How Long Does it Take To Get Fat Adapted?
How Long Does it Take To Get Fat Adapted?
Hey, so how long does it take you to really get fat-adapted? Does it take a couple days? A couple weeks, couple months? Well, there are so many different variables. I mean really. Environmental variables, genetic variables, sex variables. So many different things. But if we look at how the body works, and how ketones essentially get in to the cell, then we can start understanding, hey, this might just be how long it takes. I’m Thomas Delauer with Keto-Mojo, and I’m going to hopefully ease your mind a little bit, so you can get a little bit of I don’t know, some answers surrounding the world of why your ketones are going up and down and why you may sometimes feel energetic and sometimes not.
So the first thing I want to talk about is when you look at fat adaptation, there are different ways that we can essentially measure it. We can measure how long is it taking for the cell to get accustomed to utilizing fat a little bit easier as far as mitochondrial density goes. But then we can also look at things like uric acid. Uric acid competes with ketones for excretion, which I’ll explain in a little bit. But we can also look at how long it takes for our body to naturally start restoring glycogen. All of that sounds a little bit complex, so let me break it down in a really simple form. I’m going to start with the mitochondria. The mitochondria is a big, scary word at first. But, all it is, for the essence of this video is the energy powerhouse where we create energy. We take fats or ketones, and we convert them in to energy. Well, mitochondrial biogenesis is the process in which the mitochondria essentially dies and recycles. Now, the half-life of mitochondria is one to two weeks. So that means that every time the mitochondria dies and new mitochondria comes in, or is recycled, we have a half life, meaning it changes ever so slightly. So, if it’s getting exposed to ketones, or fats, its getting a little bit used to it one at at time. And then that generation dies, and the next generation evolves with a little bit more affinity for ketones. Then that generation dies, and the next generation comes through with even more affinity. Now it’s said that it takes about five to six overall half-lives before the mitochondria reaches what is called equilibrium. Meaning a whole new generation to the point in which it is absolutely accustomed to utilizing fats. So if we do the math, if mitochondrial biogenesis ends up taking one to two weeks, and we need five half lives, we’re looking anywhere from five to 10 weeks for us to get overall fat-adapted at a cellular level. So there’s a very simple answer. We’re looking at five to 10 weeks.
But let’s expand on this a little bit more. If we look at some other studies that measure uric acid, we might see that it takes a little bit longer. See, uric acid levels tend to be higher in the urine when someone first starts ketosis. What that means is that when we start ketosis, those ketones compete with uric acid for re-absorption. So, because we have a bunch of ketones when we first start keto, our kidneys say, go ahead and get rid of all the excess uric acid and reabsorb the ketones. But then, over time, as we get adjusted to ketosis, the body gets a little bit more relaxed with it and says okay, we can start releasing some ketones too, so uric acid levels come down. So studies have shown that it takes about 10-12 weeks again for that to occur. For the uric acid levels to come back down. Which again implies even at sort of an organ level, at a kidney level, it’s taking about 10 or 12 weeks. So we know it takes a good amount of time, right? But, the cool thing is, studies are now starting to show that fat adaptation can continue on long beyond just that black and white line of the cell using it.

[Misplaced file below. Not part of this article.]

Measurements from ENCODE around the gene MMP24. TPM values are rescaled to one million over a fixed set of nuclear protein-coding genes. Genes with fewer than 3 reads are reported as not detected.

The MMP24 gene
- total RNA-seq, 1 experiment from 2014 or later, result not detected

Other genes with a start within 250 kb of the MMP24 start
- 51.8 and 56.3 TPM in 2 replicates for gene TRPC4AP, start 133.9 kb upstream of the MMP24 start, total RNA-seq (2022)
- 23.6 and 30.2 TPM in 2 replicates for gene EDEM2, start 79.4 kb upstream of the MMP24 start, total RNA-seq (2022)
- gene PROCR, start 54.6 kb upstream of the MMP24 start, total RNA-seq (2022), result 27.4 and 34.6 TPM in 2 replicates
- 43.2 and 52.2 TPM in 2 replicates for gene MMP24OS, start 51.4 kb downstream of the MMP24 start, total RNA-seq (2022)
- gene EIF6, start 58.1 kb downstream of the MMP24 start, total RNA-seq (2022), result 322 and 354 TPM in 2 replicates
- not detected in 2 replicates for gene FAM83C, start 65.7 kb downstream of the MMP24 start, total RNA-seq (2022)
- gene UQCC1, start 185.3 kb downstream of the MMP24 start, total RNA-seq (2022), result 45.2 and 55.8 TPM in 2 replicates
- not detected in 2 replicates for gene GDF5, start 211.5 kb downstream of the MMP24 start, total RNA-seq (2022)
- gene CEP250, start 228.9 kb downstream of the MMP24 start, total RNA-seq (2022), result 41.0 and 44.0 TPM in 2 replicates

In fact the Journal of Metabolism published a study that took a look at resting glycogen stores of athletes. And they found that even after a year and a half of being on a ketogenic diet, they were still increasing their overall stores of glycogen. What this implies is that the body, after even a year and a half, is still getting even better at storing glycogen from other energy substrates. Because we do store glycogen, muscle carbohydrates from proteins. And a little bit from fats, through glycerol. So what that means is that even after a year and a half, our body is improving at the efficiency of storing glycogen through other substrates, which implies, again, or quite honestly proves, that we are still getting fat adapted even at a year and a half in. So when you measure your ketones using your Keto-Mojo meter, you are looking at what is readily available for the cell to use, but it’s not necessarily telling you how efficiently your body is using it at that time.
Now, one thing I do want to mention is you might notice that as you get fat adapted, your ketone levels are a little bit lower when you measure them. But that’s okay, because that is an indicator that your body is more efficient, doesn’t need to create as many, and it’s utilizing them more. What’s important is that you’re measuring apples to apples. Don’t measure your ketone level today, compared to a ketone level a year ago, because you could be an entirely different fat user. You want to measure in smaller increments. What does a 7:30 a.m. measurement look like compared to a 7:30 a.m. measurement a week ago, or a month ago? I don’t recommend going beyond that, because if you look at a month, you can get a general scale that’s a little bit more accurate. So as always, leave the guesswork out of the equation. Stick to facts, to science, and your own bio-individual data from the Keto-Mojo meter. As always, I’ll see you in the next video, and thanks for watching.